As a writer, I had to both be very interested in the particularities of, say, The Shakers, the Bronx rebuilding movement, The Farm, The Fouerists, The International Peace Mission Movement, and I also had to be somewhat ambivalent about the particularities at the same time. What that gave me was a way to understand the value of these utopian activities as a whole, as a very long story, as a patchwork narrative that extends far into the future, and far in the past, and whose totality no one can ever know. That it is, in a way, only the continuousness of such activities themselves that counts, the shift and flux and reinvention and possibility for a more beautiful life, in the now-future (to borrow a phrase from Jose Esteban Munoz). Utopianism is an activity that simply will not end so long as imperialism exists, and that, as a counterpoint to empire, utopianism stakes its value on provisionality, variety, layering, incomprehensibility, precision, accident, and ephemerality, and that the very quality of any particular community or project’s impermanence is, in fact, the main reason that it poses such agitation to the imperial order. That which cannot be contained, named, pinned down or institutionalized, cannot be controlled.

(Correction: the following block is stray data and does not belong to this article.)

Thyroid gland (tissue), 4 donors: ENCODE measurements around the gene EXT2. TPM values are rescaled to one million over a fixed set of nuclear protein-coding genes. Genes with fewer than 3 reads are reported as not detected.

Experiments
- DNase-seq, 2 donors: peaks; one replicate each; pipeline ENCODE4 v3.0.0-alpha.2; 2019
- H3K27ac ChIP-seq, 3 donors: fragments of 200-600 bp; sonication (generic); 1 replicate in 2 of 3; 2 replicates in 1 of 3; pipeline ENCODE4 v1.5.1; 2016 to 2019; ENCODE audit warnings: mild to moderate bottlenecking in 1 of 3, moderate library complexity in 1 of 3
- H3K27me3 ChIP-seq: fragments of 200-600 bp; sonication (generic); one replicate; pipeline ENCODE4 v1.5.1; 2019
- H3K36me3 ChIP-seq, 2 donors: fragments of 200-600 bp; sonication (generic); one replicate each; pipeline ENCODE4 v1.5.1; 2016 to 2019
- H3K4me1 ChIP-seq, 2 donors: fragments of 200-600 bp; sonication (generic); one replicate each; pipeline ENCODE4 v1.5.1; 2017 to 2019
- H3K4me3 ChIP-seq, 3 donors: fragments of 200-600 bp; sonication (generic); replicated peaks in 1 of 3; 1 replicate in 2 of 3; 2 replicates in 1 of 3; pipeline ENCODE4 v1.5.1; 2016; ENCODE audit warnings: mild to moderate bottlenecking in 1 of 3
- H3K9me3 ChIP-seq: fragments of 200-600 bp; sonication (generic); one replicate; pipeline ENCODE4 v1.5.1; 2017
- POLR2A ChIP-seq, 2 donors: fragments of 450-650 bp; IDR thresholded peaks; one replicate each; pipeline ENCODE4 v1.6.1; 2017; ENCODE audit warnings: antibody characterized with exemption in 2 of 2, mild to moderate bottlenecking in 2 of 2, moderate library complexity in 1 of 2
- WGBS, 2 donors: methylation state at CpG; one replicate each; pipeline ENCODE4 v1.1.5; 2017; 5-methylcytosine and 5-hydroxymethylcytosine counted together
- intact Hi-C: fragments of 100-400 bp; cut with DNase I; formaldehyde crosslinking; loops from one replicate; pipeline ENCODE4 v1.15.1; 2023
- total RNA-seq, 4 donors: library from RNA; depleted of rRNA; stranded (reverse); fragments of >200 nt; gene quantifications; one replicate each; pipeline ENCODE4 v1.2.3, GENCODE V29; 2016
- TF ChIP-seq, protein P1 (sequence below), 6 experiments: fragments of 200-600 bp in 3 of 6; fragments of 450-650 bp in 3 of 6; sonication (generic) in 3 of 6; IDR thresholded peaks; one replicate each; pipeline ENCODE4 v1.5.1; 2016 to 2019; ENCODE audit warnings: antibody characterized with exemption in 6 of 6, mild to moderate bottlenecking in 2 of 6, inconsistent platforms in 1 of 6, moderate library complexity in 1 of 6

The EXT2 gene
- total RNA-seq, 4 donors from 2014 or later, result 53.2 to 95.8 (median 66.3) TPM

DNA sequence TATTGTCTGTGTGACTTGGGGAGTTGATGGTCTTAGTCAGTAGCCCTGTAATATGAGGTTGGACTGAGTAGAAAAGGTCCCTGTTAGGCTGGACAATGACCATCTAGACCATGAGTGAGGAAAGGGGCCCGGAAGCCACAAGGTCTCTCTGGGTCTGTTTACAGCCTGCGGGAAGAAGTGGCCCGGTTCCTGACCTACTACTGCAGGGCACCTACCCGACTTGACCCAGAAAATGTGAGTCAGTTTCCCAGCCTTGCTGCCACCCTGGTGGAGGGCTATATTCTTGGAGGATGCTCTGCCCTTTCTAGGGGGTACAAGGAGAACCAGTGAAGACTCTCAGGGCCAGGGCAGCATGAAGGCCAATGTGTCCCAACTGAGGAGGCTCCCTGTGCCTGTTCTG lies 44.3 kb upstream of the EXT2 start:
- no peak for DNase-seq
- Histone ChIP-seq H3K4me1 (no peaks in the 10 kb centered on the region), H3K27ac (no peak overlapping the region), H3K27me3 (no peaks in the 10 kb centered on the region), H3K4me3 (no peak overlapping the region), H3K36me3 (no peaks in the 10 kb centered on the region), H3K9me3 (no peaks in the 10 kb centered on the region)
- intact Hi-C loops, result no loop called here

This book’s exploration of intentional community had me thinking a lot about families – the kinds we make or choose as well as the ones we don’t. You write that “[a]lmost always, Christian or not, the American utopia vanquishes the nuclear family, the blood tie, the marriage, often sex, so that we are only, all of us, strangers and pilgrims together on the same path” (43). The text also takes hard looks at these institutions and the responsibility we bear to those with whom we occupy or uphold them—spouses, in-laws, siblings, parents, etc.—as you find yourself navigating the healthcare system for your father-in-law and the shifting shapes and needs of your own relationships. How has utopian thought and experimentation impacted the way you conceptualize “family?”